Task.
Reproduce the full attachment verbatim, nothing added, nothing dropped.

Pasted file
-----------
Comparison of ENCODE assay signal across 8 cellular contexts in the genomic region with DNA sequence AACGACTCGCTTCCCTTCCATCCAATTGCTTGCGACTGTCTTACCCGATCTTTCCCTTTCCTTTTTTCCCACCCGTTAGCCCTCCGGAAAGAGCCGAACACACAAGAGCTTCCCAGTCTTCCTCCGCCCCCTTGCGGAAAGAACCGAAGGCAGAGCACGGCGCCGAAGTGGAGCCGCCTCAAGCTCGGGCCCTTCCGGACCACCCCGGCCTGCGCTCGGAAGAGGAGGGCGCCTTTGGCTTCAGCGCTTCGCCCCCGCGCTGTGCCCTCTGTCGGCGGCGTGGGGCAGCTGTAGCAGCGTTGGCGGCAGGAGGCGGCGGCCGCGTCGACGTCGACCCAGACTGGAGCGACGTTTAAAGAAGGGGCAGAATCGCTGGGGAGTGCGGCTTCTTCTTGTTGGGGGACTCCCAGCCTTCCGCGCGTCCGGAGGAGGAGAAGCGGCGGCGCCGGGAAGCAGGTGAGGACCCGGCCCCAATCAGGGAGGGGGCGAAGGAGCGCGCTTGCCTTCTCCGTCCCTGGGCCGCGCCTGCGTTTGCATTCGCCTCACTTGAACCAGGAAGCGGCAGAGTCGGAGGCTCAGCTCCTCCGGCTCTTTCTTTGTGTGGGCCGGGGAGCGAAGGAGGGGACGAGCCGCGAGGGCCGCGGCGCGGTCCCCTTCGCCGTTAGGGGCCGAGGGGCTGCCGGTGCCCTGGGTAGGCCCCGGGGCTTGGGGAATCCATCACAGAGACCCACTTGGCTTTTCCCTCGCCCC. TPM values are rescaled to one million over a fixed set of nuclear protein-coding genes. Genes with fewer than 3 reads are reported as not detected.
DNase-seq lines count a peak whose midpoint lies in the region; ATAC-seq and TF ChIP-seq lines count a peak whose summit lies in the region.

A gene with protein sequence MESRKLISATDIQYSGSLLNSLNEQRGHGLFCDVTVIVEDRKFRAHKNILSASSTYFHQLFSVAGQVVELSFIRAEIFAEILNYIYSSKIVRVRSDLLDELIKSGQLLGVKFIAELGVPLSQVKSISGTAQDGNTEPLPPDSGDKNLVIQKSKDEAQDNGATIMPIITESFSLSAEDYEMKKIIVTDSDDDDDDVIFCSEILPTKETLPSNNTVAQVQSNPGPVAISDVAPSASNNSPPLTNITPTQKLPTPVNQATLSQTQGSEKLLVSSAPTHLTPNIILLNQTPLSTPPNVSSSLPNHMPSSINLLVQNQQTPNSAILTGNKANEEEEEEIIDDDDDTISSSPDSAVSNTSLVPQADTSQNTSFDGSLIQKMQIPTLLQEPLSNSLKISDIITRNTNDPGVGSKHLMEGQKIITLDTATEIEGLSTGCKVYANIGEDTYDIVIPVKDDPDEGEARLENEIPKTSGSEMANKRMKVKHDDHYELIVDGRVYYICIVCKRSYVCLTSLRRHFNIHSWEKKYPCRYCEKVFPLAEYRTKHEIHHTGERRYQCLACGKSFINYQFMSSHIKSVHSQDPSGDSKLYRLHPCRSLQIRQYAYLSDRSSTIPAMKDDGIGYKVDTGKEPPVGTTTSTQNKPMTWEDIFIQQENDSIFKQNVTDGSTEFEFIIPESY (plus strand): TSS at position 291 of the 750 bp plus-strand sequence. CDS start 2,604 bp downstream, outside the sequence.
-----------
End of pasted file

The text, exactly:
Comparison of ENCODE assay signal across 8 cellular contexts in the genomic region with DNA sequence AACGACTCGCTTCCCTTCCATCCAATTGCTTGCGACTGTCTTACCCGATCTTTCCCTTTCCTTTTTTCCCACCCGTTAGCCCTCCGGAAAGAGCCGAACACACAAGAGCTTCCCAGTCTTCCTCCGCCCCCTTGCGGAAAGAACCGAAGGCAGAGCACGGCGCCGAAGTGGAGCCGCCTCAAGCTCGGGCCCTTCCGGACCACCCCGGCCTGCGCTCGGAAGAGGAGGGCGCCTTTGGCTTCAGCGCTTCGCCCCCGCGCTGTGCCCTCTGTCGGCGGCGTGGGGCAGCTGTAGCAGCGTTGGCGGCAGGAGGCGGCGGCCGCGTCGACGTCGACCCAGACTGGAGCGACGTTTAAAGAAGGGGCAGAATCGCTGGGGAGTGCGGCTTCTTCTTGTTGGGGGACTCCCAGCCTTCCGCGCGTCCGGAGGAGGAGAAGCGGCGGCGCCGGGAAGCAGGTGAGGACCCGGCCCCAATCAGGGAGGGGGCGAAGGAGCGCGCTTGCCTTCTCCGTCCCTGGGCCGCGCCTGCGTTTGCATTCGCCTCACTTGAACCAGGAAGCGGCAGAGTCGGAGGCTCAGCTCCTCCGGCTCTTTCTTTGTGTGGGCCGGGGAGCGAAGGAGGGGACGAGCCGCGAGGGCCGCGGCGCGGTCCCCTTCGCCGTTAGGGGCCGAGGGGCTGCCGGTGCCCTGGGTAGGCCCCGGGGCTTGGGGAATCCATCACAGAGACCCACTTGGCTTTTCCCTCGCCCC. TPM values are rescaled to one million over a fixed set of nuclear protein-coding genes. Genes with fewer than 3 reads are reported as not detected.
DNase-seq lines count a peak whose midpoint lies in the region; ATAC-seq and TF ChIP-seq lines count a peak whose summit lies in the region.

A gene with protein sequence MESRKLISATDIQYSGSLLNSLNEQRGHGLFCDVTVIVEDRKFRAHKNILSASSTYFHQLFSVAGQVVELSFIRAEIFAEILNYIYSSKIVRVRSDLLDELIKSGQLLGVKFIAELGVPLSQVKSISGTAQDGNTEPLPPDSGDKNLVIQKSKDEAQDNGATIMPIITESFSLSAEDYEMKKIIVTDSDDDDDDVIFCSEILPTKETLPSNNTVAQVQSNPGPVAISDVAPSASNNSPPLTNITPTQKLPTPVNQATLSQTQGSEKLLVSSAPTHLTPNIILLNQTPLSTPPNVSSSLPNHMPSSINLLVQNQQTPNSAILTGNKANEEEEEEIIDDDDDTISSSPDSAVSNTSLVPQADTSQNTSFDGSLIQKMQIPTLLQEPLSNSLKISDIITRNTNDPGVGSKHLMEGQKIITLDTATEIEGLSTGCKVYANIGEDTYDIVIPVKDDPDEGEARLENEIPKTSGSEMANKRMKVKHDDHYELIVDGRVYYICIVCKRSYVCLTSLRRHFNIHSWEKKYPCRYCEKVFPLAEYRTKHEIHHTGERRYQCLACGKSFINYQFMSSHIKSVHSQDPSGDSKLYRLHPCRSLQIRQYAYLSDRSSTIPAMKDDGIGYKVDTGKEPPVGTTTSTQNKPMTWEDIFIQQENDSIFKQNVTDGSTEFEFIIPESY (plus strand): TSS at position 291 of the 750 bp plus-strand sequence. CDS start 2,604 bp downstream, outside the sequence.